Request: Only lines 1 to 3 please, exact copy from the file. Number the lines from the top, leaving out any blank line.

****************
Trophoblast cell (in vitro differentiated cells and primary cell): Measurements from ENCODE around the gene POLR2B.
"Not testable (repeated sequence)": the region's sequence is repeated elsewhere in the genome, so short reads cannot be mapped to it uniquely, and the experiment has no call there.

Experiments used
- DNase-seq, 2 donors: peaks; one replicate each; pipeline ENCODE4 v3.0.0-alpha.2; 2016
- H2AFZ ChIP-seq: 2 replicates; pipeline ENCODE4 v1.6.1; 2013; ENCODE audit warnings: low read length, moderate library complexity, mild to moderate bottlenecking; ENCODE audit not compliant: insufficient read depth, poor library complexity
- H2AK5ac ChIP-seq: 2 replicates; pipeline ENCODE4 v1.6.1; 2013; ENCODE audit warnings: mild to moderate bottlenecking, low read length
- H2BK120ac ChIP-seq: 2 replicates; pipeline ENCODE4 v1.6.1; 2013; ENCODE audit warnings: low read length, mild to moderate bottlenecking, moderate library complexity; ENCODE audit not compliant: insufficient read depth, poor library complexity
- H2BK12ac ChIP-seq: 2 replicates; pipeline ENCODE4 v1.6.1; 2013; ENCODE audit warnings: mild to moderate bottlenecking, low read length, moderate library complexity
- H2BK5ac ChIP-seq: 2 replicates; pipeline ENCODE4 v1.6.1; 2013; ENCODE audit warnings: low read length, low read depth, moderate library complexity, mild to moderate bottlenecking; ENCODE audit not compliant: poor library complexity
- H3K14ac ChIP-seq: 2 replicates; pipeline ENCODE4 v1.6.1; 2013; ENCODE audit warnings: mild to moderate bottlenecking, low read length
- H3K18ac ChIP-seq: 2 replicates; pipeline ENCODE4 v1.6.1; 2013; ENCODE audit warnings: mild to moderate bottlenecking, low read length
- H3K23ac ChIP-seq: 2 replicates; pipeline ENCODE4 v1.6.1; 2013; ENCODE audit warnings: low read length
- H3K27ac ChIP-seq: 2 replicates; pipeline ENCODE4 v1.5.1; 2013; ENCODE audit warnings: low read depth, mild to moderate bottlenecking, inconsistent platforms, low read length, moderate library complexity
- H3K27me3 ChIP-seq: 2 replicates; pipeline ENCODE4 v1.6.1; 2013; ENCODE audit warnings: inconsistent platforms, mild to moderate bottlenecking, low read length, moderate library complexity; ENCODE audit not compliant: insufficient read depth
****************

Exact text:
Trophoblast cell (in vitro differentiated cells and primary cell): Measurements from ENCODE around the gene POLR2B.
"Not testable (repeated sequence)": the region's sequence is repeated elsewhere in the genome, so short reads cannot be mapped to it uniquely, and the experiment has no call there.

Experiments used